Sierra Leone health workers receiving support
Beleaguered health care workers in Sierra Leone are watching their colleagues die, while struggling daily to care for more patients than they have beds. In many cases, they are receiving no salary.
The United Methodist Sierra Leone Annual (regional) Conference is amplifying efforts to support health care workers with monthly allowances for all United Methodist workers, training, 50 kilogram (about 110 pound) bags of rice and words of assurance and hope, said Bishop John Yambasu, episcopal leader of the area.
United Methodist response to Ebola in Sierra Leone. Photos by Phileas Jusu.
The Sierra Leone Conference – with support and funding from the United Methodist Committee on Relief – is now supplying complete personal protective equipment to all United Methodist health facilities that are operational around the county.
"We don't want any United Methodist health worker to die of Ebola; hence we have now moved our intervention to the empowering stage where we are focusing on providing equipment for all our health facilities around the country,” Yambasu said.
The World Health Organization and Doctors without Borders are warning of an upsurge in new infection rates in West Africa in the coming weeks. The Ebola epidemic is likely to last for the next six months instead of the three months earlier projected. A report on PBS’s Frontline focused on the difficulties of containing the outbreak in Sierra Leone.
Overwhelmed health centers
The week of Aug. 31, the number of Ebola cases admitted at the only functional health center in Kenema peaked at 100 in a facility only equipped to handle 50. More than 30 health workers at that center have died, according to media reports.
Local media reported a chief in Kenema threatened a blockade to ambulances bringing Ebola patients from other districts because they were compounding the Ebola situation in his chiefdom.
Nurses at the Kenema center went on strike Aug. 30 after the death of a nurse and senior physician.
A local newspaper reported that the death of the nurse, Hawa Rogers, “came in the wake of non-payment of the weekly risk allowance of $50 to all staff at the Ebola unit.”
A similar demonstration by nurses was held Sept. 1 at Connaught Hospital, the government’s biggest health facility in Freetown.
How you can help
Read full coverage of The United Methodist Church’s response to the Ebola outbreak and donate online to United Methodist Communication’s efforts to help the denomination distribute information about the disease at www.umc.org/ebola.
The United Methodist Committee on Relief has to date sent $400,000 in grants to Sierra Leone and Liberia. Donate online.
The Sierra Leone Conference's health board, in an emergency meeting Sept. 4, resolved to close four of its health centers located in remote communities. The board agreed that only facilities considered essential would remain open and those would receive additional personal protective equipment.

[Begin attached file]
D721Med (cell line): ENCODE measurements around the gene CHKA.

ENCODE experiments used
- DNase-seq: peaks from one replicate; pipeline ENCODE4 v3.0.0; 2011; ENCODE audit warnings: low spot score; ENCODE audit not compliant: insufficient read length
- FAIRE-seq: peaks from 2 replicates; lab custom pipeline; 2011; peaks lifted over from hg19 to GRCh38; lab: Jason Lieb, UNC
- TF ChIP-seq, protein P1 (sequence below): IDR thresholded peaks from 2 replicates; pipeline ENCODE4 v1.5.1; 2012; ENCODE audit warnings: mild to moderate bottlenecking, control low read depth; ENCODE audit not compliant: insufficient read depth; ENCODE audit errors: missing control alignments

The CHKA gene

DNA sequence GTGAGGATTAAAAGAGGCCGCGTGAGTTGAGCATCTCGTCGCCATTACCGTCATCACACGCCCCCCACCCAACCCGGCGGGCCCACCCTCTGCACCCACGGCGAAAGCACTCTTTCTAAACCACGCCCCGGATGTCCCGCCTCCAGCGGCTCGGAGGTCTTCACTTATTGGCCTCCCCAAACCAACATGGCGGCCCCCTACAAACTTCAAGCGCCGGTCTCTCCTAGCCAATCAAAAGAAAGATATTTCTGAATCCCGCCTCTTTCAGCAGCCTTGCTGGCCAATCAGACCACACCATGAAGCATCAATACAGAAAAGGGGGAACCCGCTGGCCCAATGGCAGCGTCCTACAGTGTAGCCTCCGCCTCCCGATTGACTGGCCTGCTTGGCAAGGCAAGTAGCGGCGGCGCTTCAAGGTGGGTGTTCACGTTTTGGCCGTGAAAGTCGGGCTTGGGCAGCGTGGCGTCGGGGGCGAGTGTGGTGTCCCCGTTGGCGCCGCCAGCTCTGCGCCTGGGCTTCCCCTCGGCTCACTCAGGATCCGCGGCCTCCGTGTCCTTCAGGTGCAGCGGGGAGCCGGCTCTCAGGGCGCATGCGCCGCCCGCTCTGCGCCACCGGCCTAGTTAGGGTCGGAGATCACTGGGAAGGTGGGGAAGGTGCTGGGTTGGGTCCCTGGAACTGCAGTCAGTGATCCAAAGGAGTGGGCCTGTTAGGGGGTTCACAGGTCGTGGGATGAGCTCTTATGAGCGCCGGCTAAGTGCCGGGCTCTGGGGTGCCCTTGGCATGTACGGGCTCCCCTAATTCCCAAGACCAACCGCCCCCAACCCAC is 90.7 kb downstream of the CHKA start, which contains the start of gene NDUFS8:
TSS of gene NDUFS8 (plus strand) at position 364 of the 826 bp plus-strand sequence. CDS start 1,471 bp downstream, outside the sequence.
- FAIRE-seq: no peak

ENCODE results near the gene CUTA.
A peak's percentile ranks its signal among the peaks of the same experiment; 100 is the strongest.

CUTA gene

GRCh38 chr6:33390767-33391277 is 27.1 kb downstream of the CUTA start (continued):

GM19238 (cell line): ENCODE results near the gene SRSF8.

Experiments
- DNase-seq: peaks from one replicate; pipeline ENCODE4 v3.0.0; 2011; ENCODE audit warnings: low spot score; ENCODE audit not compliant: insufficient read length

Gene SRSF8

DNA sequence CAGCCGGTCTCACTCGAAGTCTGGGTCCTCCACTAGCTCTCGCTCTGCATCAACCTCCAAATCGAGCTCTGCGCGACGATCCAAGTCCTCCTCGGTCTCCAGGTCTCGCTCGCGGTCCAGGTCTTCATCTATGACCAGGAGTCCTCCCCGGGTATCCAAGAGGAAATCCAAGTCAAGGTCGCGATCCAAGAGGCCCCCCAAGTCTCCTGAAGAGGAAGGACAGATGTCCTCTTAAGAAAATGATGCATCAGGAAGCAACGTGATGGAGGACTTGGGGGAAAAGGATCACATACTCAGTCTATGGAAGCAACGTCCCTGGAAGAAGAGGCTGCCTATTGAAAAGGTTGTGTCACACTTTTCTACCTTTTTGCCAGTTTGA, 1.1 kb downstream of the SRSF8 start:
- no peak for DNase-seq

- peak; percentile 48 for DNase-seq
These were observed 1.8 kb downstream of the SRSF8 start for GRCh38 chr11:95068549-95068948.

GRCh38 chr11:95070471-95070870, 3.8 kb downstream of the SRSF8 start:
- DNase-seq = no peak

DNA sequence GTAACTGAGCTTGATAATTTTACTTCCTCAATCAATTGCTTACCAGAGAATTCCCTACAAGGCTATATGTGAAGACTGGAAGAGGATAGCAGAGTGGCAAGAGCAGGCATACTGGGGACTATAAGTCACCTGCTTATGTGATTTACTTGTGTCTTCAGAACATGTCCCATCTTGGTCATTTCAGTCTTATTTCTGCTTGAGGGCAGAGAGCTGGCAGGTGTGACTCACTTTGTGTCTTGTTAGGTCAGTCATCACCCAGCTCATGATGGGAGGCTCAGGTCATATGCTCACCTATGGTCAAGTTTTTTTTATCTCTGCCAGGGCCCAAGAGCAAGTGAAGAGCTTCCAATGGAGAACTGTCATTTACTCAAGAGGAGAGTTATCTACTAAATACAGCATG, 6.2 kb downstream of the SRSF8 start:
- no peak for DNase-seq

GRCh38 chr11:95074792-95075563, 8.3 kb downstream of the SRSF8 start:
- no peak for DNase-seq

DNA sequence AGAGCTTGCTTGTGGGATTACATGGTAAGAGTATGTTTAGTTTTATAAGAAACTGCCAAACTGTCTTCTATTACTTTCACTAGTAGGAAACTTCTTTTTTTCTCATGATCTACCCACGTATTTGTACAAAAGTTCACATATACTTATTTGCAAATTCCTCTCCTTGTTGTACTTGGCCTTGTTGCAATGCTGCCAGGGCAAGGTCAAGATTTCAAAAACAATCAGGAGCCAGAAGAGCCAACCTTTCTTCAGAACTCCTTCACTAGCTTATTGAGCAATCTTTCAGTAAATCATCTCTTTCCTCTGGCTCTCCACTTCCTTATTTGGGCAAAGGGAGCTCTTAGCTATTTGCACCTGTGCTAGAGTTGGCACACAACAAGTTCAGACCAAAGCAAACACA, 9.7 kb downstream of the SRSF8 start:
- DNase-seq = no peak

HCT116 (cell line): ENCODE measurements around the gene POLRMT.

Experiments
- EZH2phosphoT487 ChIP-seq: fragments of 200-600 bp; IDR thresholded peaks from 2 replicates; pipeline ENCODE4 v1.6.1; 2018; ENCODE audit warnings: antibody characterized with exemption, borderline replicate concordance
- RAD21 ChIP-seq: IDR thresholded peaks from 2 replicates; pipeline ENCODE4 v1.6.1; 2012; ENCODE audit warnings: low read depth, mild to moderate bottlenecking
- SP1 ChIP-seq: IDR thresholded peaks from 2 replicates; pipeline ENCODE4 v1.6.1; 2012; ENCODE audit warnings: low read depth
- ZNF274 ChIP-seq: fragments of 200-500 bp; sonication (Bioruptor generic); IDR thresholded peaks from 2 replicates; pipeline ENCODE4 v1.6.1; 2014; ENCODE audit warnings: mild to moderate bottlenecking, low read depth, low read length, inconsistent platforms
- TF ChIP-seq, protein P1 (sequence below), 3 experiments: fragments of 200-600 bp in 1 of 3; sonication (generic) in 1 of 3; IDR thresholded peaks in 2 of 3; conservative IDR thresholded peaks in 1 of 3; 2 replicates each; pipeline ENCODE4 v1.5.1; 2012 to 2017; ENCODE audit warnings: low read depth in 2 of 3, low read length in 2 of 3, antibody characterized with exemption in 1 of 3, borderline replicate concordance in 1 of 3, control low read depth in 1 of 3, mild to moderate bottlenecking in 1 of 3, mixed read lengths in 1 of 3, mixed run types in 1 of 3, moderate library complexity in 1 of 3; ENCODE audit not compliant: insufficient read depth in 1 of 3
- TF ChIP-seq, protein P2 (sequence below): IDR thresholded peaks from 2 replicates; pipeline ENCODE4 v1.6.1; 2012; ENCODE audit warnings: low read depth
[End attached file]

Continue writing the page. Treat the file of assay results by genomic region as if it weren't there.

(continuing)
Health care workers reported that runaway Ebola victims have been showing up at rural community health centers where they are less known and where staff do not have the requisite expertise and equipment to easily detect their condition.
New infection rates in the capital of Freetown are also on the increase. The habit of families keeping their infected loved ones at home still poses the strongest obstacle to controlling the disease in the country. Last month, the government of Sierra Leone passed into law a bill making it a criminal offence to harbor Ebola-infected persons at home.
Meanwhile, the government dismissed the Minister of Health and Sanitation Miatta Kargbo after public outcry that his efforts were “inept” in the Ebola crisis.
The Sierra Leone Annual Conference Ebola Response team is also strengthening its social support to health workers, Ebola victims and families affected by Ebola, Yambasu said.
United Methodist Communications, the denomination’s communications agency, is providing text messages of encouragement and useful Ebola information to United Methodist pastors and district superintendents in addition to a $10,000 donation to support communications efforts by the conference. A $10,000 grant was given to the Liberia Annual Conference as well.
“The UMCom text-messaging strategy has hugely boosted our denominations concern for our clergy during this difficult time. Pastors are calling me from all over the country thanking me for the messages of hope. Some say they look forward to the messages every afternoon and evening,” the bishop said.
Jusu is United Methodist communicator for the Sierra Leone Annual Conference.
News media contact: Kathy Gilbert, Nashville, Tenn., (615) 742-5470 or email@example.com.